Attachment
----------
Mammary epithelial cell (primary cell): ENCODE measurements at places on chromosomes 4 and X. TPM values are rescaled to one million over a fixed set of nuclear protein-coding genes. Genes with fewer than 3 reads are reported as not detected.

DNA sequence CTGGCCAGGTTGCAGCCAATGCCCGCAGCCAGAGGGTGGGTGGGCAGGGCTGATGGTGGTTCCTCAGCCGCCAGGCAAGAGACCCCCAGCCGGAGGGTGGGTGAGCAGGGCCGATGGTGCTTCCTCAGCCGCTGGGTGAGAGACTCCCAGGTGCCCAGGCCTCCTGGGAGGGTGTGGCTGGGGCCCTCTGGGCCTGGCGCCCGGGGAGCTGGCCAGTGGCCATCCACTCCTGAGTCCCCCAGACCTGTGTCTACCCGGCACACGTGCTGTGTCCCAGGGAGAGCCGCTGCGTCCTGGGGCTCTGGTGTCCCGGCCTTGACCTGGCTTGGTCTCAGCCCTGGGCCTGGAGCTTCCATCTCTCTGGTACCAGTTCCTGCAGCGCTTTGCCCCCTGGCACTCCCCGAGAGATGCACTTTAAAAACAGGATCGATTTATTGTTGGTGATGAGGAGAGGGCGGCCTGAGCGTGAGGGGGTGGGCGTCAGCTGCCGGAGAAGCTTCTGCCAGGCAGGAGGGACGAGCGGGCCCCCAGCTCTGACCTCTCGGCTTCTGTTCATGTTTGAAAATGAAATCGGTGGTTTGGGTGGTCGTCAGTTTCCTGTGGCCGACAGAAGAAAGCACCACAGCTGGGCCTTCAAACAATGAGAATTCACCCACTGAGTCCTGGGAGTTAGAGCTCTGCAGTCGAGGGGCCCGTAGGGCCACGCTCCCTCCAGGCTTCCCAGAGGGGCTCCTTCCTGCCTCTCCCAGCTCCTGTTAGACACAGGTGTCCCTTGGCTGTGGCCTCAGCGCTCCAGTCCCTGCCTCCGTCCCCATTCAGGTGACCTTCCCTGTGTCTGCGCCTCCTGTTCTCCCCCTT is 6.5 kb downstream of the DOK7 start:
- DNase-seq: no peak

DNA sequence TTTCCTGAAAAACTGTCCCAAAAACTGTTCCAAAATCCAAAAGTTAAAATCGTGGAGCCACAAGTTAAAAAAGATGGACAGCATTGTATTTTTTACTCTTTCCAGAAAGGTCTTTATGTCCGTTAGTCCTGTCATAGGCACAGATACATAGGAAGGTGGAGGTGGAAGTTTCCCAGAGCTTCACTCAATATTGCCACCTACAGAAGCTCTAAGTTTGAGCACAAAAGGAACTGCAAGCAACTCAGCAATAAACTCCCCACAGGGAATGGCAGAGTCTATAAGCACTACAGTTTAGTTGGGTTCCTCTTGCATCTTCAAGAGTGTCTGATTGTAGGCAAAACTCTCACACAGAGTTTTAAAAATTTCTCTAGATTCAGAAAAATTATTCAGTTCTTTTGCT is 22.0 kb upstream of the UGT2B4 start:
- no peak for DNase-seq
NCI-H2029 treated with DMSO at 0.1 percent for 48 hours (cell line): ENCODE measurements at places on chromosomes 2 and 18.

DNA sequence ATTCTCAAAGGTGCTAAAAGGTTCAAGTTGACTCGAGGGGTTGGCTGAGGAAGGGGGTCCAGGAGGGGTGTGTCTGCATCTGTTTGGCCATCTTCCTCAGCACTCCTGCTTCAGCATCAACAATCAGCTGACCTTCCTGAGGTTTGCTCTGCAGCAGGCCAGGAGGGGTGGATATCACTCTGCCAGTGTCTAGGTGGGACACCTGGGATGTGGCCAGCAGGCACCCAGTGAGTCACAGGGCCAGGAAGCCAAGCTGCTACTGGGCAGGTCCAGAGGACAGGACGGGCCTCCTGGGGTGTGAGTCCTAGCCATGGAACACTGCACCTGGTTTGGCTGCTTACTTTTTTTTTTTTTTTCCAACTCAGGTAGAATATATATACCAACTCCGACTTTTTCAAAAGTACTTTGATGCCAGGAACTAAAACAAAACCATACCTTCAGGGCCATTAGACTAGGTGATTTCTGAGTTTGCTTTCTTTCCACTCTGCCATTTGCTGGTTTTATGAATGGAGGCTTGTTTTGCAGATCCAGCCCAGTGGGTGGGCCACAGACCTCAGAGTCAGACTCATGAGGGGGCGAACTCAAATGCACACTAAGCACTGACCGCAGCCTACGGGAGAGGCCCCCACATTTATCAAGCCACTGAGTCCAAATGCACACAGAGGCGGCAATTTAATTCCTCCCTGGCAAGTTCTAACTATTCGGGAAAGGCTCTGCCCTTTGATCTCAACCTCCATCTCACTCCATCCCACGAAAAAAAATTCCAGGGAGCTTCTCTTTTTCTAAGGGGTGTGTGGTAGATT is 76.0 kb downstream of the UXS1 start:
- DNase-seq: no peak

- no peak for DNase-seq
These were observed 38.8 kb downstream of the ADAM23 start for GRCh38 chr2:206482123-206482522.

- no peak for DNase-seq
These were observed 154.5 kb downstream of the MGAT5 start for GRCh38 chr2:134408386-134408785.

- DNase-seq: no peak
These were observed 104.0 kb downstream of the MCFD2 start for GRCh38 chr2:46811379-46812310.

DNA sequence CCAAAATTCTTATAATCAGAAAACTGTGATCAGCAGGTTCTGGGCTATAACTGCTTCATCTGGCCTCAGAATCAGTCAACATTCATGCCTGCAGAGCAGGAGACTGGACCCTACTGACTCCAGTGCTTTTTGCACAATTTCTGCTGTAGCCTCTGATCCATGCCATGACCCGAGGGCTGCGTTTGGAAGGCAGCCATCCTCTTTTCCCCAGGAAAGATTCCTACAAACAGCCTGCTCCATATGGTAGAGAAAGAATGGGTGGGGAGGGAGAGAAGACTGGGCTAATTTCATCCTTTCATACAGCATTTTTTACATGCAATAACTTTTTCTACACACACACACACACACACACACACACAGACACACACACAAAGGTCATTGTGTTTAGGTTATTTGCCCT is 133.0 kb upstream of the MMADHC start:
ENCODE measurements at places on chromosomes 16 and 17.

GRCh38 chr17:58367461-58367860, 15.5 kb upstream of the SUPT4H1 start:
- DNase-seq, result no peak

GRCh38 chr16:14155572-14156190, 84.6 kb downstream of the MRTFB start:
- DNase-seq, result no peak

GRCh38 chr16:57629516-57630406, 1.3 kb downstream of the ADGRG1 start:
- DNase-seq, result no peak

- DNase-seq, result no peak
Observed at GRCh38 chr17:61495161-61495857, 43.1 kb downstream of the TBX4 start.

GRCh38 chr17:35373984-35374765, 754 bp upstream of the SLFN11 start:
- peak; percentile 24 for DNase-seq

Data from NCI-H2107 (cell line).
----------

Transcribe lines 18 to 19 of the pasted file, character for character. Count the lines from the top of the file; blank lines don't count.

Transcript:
- DNase-seq, result no peak

GRCh38 chr16:14155572-14156190, 84.6 kb downstream of the MRTFB start: